Kombu Sushi Ramen

Sushi is one of my favorite foods, but I rarely eat it because you pay for quality, and that means decent sushi isn’t cheap, and next-level sushi is expensive.  Plus, it takes so much sushi to fill me up, it isn’t a cost-effective meal for me (excluding my beloved all-you-can-eat Mikado in Altamonte Springs, which I still contend is one of the best bangs for your buck anywhere).

A few weeks ago, my wife and I agreed that sushi sounded good for dinner, and I asked her to choose one of three sushi restaurants near us to order takeout from: two we hadn’t been to, and one we hadn’t been to in a few years.  She looked at all three menus online and chose one of the new ones that opened earlier this year, not far from us: Kombu Sushi Ramen (https://www.facebook.com/KombuSushiRamen/) on Aloma Avenue in a less-traveled part of Winter Park.  We went a little bit nuts with ordering, but the sushi ended up being just what we dreamed of for far too long.  (The last time I had sushi was earlier this year, while we both spent 30 days together in the hospital.  That sushi was one of the best things I ate from the hospital cafeteria, but I was looking forward to something far better, in more pleasant surroundings.)

Kombu is in a little building that looks like a house, and it probably used to be a house a long time ago.  Once I arrived, I only had to wait a few more minutes for my takeout order to be ready.  The dining room was very nice, modern, and clean.  It was busy on an early weekend evening, always a good sign.  The sushi chefs were definitely hustling behind the sushi bar, and the hostess was kind enough to offer me a glass of water while I waited.  It was a nice place I would like to see succeed.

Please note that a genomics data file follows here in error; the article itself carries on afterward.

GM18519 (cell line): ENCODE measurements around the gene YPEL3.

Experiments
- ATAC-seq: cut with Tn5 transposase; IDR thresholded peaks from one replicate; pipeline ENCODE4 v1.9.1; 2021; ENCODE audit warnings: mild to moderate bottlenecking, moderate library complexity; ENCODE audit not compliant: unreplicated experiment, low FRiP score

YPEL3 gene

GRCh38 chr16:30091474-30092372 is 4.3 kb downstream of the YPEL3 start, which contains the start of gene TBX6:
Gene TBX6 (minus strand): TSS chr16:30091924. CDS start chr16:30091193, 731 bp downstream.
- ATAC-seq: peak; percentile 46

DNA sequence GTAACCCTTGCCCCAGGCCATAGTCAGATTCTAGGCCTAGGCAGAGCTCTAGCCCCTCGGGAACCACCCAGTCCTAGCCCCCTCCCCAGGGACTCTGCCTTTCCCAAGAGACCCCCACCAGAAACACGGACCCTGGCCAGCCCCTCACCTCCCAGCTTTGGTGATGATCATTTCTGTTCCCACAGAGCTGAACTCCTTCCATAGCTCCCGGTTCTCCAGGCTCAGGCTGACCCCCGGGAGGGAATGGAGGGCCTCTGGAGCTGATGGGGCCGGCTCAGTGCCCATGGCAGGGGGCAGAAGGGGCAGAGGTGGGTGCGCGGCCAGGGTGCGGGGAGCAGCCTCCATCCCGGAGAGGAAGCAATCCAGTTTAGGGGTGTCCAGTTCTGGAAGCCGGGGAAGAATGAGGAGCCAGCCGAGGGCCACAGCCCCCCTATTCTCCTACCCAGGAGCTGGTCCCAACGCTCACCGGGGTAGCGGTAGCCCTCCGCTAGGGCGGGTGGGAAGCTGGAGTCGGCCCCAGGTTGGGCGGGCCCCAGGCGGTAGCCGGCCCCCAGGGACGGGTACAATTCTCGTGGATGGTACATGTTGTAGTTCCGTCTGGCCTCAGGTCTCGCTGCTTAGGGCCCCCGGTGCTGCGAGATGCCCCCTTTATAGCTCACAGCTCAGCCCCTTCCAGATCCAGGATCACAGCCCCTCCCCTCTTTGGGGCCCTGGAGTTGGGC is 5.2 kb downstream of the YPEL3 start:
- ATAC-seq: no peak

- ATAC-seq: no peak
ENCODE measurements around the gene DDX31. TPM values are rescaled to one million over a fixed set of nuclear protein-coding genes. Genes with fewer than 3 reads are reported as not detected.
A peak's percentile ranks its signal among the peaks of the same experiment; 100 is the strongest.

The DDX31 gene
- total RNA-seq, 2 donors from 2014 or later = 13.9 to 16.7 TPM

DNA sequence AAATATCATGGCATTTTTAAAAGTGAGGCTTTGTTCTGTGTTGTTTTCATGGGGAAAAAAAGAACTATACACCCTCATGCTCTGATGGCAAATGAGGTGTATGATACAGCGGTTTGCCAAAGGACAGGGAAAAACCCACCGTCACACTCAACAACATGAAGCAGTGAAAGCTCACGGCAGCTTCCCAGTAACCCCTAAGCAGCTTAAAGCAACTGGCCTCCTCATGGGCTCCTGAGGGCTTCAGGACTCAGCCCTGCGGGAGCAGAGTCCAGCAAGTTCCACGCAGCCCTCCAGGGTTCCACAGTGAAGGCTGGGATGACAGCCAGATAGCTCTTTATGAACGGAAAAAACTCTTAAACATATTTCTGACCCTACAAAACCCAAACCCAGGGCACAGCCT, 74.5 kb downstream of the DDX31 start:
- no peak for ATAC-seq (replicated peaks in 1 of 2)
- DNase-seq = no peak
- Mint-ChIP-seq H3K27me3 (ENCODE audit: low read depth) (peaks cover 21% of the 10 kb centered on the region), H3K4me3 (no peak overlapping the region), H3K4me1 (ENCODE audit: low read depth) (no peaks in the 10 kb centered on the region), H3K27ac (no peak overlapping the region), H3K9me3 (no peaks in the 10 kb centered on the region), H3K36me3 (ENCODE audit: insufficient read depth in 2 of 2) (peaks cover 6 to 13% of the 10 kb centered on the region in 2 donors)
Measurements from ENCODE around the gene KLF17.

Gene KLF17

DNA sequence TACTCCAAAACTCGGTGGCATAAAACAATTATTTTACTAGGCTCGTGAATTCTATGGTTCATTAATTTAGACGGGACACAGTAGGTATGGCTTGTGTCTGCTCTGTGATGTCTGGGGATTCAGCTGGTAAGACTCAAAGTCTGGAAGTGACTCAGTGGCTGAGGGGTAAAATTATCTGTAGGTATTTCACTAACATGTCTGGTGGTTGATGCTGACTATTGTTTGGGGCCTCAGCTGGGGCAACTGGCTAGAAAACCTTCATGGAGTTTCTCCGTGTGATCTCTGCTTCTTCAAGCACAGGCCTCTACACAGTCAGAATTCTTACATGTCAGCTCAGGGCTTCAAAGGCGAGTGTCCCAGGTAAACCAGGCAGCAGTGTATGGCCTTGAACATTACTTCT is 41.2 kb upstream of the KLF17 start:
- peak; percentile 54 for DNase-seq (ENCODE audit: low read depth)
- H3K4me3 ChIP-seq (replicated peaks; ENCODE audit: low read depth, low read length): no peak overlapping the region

Always health-conscious, my wife gravitates toward sashimi, thin slices of fresh, raw seafood without the usual rice, to avoid some carbs (or preferably, to save the carbs for dessert).  She ordered this sashimi dinner ($24.95), with 20 assorted pieces of fresh fish and shellfish slices selected by the chef.  This lovely arrangement included tuna, salmon, escolar (AKA white tuna or butterfish), surimi (AKA “krab,” white fish processed to look and taste like crab), and one of her favorite seafoods, tako (AKA octopus, at the 12:00 position).  She really loves octopus, whether it is grilled, fried, or served like this (not raw but actually cooked; thanks to a sharp-eyed Saboscrivnerino for correcting me on this).   

Below on the left, you can see my order of mackerel sashimi ($4.50 for the three shimmering silver pieces of fish).  I always love saba (mackerel) because it tastes like pickled herring, with a little bit of sweetness and a light, vinegary tang.  Next to that, in the back, is my wife’s extra escolar sashimi ($5 for the three white pieces), and our bagel roll ($5.95), a favorite of mine, with smoked salmon, cream cheese, and avocado. 

Here are two more rolls we shared, a crunch roll ($5.50) and a crunchy spicy salmon roll ($6.95).  The crunch roll (left) included krab, spicy mayo, avocado, and tempura “chips” on the top, and it is drizzled with kabayaki sauce, a sweet soy-based glaze, similar to eel sauce.